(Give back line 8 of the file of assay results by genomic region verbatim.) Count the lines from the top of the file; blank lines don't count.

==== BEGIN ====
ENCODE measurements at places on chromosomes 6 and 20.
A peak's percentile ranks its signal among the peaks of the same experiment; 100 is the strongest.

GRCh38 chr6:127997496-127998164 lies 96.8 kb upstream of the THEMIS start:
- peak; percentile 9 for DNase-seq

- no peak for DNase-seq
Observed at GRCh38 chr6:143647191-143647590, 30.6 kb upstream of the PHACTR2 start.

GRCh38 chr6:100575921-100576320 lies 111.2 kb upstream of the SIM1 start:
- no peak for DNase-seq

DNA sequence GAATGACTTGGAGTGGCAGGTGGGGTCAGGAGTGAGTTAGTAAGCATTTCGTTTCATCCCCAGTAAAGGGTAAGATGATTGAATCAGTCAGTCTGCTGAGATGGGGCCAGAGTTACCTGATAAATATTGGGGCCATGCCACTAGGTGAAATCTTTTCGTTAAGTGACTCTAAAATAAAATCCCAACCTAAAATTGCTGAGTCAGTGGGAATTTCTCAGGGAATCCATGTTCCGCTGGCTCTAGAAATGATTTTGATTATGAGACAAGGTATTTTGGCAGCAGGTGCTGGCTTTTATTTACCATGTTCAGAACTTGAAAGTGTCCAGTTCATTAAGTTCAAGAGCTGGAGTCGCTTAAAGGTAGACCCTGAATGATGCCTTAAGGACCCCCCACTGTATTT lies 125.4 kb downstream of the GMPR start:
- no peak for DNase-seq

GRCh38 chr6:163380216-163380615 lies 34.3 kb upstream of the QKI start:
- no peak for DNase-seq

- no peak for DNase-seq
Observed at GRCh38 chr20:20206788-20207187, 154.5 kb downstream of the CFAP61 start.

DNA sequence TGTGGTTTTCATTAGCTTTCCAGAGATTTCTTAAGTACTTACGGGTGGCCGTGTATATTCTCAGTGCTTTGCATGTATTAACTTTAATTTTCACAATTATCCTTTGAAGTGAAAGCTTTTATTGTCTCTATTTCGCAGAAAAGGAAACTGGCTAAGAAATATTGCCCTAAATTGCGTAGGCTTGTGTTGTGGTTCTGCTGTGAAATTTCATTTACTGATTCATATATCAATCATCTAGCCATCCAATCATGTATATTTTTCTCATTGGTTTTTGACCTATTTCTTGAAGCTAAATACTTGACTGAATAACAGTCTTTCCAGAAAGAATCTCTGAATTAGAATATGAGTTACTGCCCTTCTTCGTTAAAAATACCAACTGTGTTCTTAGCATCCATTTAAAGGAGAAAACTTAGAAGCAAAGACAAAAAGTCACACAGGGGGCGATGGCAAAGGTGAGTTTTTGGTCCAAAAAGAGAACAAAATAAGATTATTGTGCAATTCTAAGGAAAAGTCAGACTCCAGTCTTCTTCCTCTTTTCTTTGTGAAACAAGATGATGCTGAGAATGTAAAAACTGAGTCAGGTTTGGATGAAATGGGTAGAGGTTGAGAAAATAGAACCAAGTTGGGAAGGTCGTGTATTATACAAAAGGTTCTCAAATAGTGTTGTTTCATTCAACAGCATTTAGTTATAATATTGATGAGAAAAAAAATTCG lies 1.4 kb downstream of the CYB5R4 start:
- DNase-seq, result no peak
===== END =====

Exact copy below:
- no peak for DNase-seq